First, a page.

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Since the study of Romanticism is generally divided into European, British and American tracks, transatlantic connections are often obscured, resulting in what Richard Gravil calls 'the existence of a lost continent of literary exchange that our artificially divided academic community has . yet to recognize and explore' .1 This 'lost continent' is now being charted with a host of new critical approaches, including the emerging subfield of 'transatlantic ecologies' that attempts to investigate, in the words of Kevin Hutchings and John Miller, 'the key ways in which Western environmental discourses and associated literary practices .were forged in the crucible of transatlantic cultural history during the long nineteenth century'.2 A salient example of an ecological link between Romanticisms is the relationship between the British Romantic Samuel Taylor Coleridge and the American Transcendentalist Ralph Waldo Emerson. Emerson's extensive reading of Coleridge and his experiences during his pivotal voyages to England reveal that many of his ideas about nature - particularly his views on natural history - were formed, tested and reshaped in Atlantic transit in the temporal and geographical interstices of transatlantic Romanticism.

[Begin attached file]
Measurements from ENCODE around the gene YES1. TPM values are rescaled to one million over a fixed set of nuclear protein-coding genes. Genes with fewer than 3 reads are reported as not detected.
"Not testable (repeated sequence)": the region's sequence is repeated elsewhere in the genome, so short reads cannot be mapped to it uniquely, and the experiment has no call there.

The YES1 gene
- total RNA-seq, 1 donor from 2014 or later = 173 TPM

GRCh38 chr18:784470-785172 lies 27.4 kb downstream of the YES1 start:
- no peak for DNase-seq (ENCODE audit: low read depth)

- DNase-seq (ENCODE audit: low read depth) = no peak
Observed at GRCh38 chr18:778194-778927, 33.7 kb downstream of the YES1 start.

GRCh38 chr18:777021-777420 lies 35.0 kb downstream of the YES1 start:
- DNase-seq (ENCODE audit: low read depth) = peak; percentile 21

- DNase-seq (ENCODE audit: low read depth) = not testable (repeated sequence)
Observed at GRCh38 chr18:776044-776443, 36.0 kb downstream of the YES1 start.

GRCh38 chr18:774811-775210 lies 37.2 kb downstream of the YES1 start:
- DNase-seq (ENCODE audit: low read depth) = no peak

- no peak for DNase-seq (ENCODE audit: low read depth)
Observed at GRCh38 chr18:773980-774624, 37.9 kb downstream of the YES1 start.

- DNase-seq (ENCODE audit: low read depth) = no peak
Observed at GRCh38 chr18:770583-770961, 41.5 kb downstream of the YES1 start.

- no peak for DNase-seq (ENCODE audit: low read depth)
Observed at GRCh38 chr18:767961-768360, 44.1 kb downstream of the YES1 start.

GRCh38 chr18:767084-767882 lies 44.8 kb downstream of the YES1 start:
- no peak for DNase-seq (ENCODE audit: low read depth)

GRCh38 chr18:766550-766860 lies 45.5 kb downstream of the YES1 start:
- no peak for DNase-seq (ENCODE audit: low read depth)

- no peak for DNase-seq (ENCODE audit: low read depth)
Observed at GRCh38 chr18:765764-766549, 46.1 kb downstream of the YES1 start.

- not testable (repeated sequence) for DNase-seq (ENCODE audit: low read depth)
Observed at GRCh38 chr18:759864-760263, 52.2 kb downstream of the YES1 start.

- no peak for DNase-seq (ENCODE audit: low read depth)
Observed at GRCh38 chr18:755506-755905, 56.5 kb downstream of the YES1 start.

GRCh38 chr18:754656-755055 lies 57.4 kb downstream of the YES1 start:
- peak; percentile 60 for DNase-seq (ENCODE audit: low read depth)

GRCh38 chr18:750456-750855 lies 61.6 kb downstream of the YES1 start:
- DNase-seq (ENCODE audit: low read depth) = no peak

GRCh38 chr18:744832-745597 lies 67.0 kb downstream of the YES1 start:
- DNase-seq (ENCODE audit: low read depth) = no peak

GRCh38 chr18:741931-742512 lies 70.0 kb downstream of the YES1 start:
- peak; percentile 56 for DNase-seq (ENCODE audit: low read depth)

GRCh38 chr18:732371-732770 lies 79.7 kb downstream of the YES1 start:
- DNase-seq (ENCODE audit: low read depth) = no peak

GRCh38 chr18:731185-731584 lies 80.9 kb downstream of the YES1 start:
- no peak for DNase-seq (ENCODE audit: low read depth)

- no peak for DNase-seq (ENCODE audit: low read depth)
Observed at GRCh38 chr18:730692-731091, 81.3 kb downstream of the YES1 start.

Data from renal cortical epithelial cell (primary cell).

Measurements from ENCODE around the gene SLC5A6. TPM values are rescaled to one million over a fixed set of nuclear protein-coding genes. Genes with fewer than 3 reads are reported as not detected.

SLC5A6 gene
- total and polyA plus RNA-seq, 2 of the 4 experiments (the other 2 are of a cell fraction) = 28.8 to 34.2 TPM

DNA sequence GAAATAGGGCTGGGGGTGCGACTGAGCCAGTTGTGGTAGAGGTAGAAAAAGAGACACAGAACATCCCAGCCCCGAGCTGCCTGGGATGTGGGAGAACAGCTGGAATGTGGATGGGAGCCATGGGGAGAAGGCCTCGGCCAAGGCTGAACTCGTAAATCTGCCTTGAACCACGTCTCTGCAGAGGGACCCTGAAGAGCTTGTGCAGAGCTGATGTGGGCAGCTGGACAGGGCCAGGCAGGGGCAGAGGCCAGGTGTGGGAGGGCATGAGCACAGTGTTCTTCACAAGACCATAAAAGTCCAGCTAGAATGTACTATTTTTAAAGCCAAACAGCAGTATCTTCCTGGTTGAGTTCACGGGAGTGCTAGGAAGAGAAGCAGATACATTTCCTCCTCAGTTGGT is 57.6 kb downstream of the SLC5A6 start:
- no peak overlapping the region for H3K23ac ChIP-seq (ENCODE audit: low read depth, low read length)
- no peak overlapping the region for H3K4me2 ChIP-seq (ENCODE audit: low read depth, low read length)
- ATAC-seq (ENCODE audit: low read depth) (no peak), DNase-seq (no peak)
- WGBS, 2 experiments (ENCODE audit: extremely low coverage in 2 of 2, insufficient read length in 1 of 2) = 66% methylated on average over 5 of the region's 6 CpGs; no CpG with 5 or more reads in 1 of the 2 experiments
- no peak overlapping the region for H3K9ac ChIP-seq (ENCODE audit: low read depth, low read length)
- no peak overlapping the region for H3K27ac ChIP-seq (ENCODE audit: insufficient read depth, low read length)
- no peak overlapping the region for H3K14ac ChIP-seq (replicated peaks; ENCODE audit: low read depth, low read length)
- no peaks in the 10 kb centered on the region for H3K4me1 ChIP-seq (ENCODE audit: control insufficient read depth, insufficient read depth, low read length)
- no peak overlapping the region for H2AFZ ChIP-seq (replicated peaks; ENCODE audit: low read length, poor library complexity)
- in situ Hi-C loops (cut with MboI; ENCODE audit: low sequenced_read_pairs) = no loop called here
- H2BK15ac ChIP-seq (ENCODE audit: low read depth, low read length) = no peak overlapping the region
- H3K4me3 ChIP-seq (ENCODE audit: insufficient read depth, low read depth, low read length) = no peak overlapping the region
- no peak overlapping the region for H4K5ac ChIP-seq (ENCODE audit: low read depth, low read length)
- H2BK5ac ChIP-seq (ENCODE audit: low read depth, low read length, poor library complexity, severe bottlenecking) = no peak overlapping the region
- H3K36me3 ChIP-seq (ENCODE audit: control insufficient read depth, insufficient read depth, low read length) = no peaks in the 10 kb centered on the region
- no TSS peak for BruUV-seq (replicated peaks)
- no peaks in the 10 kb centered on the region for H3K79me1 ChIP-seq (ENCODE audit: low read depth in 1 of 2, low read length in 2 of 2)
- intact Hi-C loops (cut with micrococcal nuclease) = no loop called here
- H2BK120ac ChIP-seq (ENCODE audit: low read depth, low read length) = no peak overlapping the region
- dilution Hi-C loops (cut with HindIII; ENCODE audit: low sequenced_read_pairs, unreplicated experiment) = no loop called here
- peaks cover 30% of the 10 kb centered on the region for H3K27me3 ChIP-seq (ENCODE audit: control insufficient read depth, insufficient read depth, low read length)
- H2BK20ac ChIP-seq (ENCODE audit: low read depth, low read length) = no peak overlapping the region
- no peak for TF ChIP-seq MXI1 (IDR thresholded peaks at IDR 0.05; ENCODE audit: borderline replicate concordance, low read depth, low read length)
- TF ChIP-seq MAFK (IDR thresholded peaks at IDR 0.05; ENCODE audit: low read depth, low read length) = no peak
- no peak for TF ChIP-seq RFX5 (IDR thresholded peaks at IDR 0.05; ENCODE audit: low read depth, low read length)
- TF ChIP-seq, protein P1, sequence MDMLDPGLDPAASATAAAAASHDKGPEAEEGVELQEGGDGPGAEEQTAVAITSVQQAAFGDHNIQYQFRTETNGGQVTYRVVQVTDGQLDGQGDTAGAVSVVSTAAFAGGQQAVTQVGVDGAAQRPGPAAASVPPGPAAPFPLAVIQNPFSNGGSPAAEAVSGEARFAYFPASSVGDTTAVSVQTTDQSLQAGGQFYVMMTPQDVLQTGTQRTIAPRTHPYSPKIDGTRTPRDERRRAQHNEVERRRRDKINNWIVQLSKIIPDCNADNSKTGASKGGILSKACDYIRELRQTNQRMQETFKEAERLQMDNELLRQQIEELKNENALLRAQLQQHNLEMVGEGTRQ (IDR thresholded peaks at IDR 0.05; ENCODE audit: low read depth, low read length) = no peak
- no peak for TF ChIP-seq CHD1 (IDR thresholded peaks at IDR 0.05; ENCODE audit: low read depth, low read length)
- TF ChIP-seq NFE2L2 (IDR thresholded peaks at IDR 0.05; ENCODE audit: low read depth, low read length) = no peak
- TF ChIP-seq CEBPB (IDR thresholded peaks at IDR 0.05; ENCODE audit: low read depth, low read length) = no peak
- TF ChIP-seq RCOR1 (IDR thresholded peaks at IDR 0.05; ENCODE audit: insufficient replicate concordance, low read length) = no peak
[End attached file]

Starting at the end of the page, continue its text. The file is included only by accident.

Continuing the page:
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This work is part of the collection The Edinburgh Companion to Atlantic Literary Studies, edited by Leslie Eckel and Clare Elliott (Edinburgh University Press, 2016)